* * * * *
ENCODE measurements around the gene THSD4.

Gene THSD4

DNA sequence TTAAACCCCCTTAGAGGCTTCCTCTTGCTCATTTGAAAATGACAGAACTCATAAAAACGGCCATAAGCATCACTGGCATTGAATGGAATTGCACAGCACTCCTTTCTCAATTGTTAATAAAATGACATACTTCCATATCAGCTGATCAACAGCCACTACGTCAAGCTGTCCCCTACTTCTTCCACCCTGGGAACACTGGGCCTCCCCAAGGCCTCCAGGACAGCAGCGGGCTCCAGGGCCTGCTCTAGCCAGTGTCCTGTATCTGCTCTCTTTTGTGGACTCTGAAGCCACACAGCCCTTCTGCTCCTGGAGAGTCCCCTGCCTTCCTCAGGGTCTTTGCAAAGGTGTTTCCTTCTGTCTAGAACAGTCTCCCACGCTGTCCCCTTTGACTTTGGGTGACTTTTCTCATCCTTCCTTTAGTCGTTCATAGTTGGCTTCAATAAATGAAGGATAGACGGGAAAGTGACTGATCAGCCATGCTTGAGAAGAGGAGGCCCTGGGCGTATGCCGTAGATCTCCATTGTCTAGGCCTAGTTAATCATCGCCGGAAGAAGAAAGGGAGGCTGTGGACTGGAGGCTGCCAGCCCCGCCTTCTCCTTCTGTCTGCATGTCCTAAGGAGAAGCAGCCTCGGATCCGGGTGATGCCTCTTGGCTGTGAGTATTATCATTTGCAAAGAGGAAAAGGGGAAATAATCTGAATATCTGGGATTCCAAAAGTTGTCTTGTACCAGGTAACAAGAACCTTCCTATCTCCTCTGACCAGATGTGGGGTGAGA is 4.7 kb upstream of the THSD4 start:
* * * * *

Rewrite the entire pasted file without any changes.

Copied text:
ENCODE measurements around the gene THSD4.

Gene THSD4

DNA sequence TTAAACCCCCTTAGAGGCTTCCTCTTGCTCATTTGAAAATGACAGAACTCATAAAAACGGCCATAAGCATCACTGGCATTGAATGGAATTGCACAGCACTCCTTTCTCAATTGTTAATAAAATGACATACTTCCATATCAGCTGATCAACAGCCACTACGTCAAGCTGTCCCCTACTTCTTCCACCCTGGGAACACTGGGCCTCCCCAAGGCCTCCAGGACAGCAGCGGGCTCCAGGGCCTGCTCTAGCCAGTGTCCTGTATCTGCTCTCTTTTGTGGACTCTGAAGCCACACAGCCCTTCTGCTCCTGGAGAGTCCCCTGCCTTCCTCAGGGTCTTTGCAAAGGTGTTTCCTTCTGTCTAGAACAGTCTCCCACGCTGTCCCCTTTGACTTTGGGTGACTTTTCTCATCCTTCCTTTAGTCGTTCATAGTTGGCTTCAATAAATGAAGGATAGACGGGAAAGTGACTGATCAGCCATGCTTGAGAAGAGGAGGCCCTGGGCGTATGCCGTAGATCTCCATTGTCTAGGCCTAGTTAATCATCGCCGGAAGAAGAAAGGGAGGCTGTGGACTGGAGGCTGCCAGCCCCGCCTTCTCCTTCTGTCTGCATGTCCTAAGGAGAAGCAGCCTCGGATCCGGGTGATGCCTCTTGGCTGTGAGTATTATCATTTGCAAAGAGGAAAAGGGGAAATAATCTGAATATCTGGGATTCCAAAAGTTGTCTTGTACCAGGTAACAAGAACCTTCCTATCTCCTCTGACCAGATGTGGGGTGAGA is 4.7 kb upstream of the THSD4 start: